While international news headlines applauded the appointment of Leo Varadkar as new Irish Taoiseach (Prime Minister), the progressive left in the country grumbled and sighed that the gay politician and son of an Indian immigrant was being announced internationally as the sign of the changing times in Ireland.
The historic occasion of Ireland’s first LGBTQ Taoiseach was soured somewhat by the view that the new leader of the center-right, Christian Democratic Fine Gael was too conservative and too right-wing. More bluntly phrased, their main claim was that the private school-attending, Trinity graduate ignores poor people.
For the left in Ireland, it has not taken long for new leader Varadkar to damage the last of his international image as the shining beacon of modern-day Ireland in his appointments of Ministers and Ministers of State since officially becoming Taoiseach last week.
Of the 34 positions the Taoiseach had to fill in his Cabinet, just seven have been awarded to women, a 20.6% total of female representation among his closest advisors and lower than the 22.2% female representation in the Dáil (Irish house of parliament) overall.
REVEALED: The best way for women to participate in Leo Varadkar's cabinet! pic.twitter.com/VzERLlKJ3z— Mallow News (@MallowNews) June 20, 2017
. In total, women were appointed to three senior ministries while four were appointed Ministers of State.
Varadkar’s claim that being at 10 Downing Street reminded him of hit Christmas movie “Love Actually” earlier this week may be very telling of his attitude toward women in politics. Does he truly see his female colleagues as equals in ruling the country or are they, like in the movie, something that is only placed there to play side-role for the men getting the work done?
Taoiseach Leo Varadkar compares walking into Downing Street for the first time with a scene from Love Actually. pic.twitter.com/twANjsbBTm— RTÉ News (@rtenews) June 19, 2017
While the female Ministers and Ministers of State come close to the overall percentage of female representation in the Dáil, it falls almost a whole ten percent short of the 30 percent critical mass imposed by a gender quota during Irish general elections.
Ireland's traditionally poor gender balance in politics looks to continue under Taoiseach Leo Varadkar. pic.twitter.com/KFCETUu0ZW— Naomi O'Leary (@NaomiOhReally) June 20, 2017
In an attempt to quell the never-ending boys’ clubs taking residence in Leinster House election after election, a quota was introduced and first adopted in the election of 2016 which saw parties forced to run at least 30% female candidates for their contested constituencies. The quota was enforced to promote the idea of a woman running for election as a societal norm in Ireland, not as a rarity, and percentage of female representation in government has risen around five percent since 2012. (Although some have questioned whether gender quota played any role at all in this increase.)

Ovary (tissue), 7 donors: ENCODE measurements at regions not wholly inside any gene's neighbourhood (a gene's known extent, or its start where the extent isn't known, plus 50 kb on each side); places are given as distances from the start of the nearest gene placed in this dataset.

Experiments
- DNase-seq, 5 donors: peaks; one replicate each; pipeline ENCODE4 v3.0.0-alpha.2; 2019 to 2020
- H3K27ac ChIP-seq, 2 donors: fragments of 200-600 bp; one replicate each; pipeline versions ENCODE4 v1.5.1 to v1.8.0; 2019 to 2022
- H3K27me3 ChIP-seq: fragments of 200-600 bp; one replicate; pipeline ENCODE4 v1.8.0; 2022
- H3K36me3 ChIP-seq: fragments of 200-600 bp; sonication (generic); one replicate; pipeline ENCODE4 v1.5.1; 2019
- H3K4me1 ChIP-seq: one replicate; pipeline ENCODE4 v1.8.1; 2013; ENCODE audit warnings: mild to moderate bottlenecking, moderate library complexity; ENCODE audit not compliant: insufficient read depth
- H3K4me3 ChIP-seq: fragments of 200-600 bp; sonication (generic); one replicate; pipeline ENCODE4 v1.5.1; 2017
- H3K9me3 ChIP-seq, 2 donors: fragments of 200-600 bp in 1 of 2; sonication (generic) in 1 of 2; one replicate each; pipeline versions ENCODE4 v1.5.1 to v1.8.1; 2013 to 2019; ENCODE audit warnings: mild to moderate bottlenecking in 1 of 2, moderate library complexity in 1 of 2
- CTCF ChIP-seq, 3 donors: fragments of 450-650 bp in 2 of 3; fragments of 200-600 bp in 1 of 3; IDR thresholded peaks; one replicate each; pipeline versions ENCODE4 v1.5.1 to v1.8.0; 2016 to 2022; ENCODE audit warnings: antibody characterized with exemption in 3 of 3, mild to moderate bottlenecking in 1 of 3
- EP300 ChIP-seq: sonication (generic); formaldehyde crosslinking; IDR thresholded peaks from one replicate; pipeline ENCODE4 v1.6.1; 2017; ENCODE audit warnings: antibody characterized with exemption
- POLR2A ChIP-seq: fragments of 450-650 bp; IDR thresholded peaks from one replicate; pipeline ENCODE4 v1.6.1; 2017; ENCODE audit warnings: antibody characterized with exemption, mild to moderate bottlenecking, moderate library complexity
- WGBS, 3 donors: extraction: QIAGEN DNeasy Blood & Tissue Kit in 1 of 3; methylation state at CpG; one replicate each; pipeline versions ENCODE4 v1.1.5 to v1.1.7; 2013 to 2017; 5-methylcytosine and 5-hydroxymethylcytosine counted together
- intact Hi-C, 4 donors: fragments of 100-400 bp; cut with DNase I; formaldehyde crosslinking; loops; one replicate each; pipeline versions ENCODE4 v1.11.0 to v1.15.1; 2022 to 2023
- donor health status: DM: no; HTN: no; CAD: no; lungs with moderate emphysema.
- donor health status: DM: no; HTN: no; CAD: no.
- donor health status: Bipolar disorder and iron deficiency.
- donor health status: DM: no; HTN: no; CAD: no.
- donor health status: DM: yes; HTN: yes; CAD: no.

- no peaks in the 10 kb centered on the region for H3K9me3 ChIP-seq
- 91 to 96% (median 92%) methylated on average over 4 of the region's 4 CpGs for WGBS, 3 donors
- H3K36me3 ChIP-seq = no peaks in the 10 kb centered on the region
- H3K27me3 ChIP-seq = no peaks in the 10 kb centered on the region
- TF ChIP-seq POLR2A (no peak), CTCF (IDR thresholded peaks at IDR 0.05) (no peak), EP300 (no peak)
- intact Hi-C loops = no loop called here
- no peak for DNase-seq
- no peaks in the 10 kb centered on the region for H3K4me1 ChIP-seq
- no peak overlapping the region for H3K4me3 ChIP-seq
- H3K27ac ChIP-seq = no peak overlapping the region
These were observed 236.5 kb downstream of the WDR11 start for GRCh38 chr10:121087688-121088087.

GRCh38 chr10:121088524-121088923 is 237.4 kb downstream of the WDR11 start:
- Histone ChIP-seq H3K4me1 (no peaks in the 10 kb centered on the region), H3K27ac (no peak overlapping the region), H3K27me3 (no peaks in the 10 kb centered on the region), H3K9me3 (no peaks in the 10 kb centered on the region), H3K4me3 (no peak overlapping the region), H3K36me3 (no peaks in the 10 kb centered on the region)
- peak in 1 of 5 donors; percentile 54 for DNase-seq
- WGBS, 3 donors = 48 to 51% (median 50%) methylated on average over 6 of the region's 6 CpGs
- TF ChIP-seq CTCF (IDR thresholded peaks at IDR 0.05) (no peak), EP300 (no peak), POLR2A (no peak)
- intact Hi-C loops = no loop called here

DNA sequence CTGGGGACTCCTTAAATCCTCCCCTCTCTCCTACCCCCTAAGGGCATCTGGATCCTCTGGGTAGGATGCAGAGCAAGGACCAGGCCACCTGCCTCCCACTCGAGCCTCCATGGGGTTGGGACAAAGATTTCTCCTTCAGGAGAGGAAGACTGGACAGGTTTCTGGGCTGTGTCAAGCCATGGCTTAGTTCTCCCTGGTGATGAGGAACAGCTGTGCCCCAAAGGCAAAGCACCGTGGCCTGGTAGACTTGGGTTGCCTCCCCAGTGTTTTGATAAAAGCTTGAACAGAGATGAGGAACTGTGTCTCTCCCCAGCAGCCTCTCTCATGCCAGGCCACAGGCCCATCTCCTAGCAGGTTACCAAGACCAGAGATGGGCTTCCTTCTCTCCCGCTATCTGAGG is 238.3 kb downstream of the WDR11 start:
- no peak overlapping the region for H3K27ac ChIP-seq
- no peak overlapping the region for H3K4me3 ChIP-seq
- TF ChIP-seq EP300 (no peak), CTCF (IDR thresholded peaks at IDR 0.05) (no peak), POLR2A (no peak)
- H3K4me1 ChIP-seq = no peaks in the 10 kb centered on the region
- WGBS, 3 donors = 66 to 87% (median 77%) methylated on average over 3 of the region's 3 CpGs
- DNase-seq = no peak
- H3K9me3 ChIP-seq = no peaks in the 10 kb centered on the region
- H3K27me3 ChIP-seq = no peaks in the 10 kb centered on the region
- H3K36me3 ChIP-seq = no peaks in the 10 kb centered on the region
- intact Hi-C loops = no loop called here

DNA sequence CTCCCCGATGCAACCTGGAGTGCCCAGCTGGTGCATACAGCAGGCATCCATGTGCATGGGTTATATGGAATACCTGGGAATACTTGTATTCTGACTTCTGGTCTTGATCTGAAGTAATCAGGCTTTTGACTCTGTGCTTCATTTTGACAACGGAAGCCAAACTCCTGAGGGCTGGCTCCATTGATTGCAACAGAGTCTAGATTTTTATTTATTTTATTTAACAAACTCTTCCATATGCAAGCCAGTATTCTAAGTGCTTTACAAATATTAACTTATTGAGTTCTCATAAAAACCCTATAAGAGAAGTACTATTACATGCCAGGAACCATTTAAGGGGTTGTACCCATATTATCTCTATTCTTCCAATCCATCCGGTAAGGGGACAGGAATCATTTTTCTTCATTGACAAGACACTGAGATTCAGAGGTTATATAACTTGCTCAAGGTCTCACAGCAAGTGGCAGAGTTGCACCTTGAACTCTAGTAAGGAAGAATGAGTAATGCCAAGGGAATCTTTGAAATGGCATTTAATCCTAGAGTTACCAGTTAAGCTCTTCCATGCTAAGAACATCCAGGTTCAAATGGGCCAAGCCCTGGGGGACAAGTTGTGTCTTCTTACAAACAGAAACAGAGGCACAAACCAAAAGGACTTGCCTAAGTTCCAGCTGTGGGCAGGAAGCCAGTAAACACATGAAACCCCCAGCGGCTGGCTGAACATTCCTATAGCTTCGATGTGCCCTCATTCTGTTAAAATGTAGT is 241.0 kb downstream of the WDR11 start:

Many may argue that politicians should be appointed to a ministry on merit and I completely agree. The problem lies in the way in which women are not given the opportunity to earn this merit within Irish politics and are not given the opportunity to represent half the Irish population equally.
Varadkar’s recent picks expose him as a sign of how far Ireland still must progress, despite the spin on how he’s an emblem of how far Ireland has come.
So in the last week @campaignforleo demoted just three people. Two of them were women.— Sarah McInerney (@SarahAMcInerney) June 20, 2017
Just in the past few weeks we have learned of a young pregnant Irish girl - a child - essentially imprisoned in a mental unit for seeking an abortion, while the UN has once again ruled our abortion laws are an exploitation of human rights.
While abortion is a universal issue for men and women and one that we all have a part to say in, the fact remains that it is the women who would be imprisoned if she were to procure one in Ireland, making it much more of a threat to the freedom of an Irish woman than that of an Irish man.
Adding to centuries of systematic shaming of pregnant Irish women through the Magdalene Laundries and the Mother and Baby Homes, it’s an issue that Varadkar had little to say on in his campaign for Fine Gael leader. He has since confirmed, however, that a referendum on the issue will take place next year, an announcement almost lost between the hustle and bustle of his cabinet appointments.
With Minister for Health Simon Harris now tasked with taking forward legislation on the referendum, it remains to be seen whether Varadkar has fallen too far behind to win any support from the left or whether his early fumbles could be dismissed as a man still catching up with the idea of an Ireland many want her to be.